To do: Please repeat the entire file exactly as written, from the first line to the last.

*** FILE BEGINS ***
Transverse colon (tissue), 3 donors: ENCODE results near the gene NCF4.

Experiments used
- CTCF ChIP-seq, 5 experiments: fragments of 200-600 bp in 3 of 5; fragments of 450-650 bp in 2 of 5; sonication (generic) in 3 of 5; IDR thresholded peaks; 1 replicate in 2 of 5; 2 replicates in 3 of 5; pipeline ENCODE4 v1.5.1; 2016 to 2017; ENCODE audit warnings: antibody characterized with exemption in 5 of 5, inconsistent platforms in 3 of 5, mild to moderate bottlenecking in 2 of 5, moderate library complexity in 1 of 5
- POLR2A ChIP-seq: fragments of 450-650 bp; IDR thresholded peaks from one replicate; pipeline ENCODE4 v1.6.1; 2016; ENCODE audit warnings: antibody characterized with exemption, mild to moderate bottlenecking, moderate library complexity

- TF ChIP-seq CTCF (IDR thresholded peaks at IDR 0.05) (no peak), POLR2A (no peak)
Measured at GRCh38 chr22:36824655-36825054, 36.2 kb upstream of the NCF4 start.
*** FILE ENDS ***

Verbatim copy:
Transverse colon (tissue), 3 donors: ENCODE results near the gene NCF4.

Experiments used
- CTCF ChIP-seq, 5 experiments: fragments of 200-600 bp in 3 of 5; fragments of 450-650 bp in 2 of 5; sonication (generic) in 3 of 5; IDR thresholded peaks; 1 replicate in 2 of 5; 2 replicates in 3 of 5; pipeline ENCODE4 v1.5.1; 2016 to 2017; ENCODE audit warnings: antibody characterized with exemption in 5 of 5, inconsistent platforms in 3 of 5, mild to moderate bottlenecking in 2 of 5, moderate library complexity in 1 of 5
- POLR2A ChIP-seq: fragments of 450-650 bp; IDR thresholded peaks from one replicate; pipeline ENCODE4 v1.6.1; 2016; ENCODE audit warnings: antibody characterized with exemption, mild to moderate bottlenecking, moderate library complexity

- TF ChIP-seq CTCF (IDR thresholded peaks at IDR 0.05) (no peak), POLR2A (no peak)
Measured at GRCh38 chr22:36824655-36825054, 36.2 kb upstream of the NCF4 start.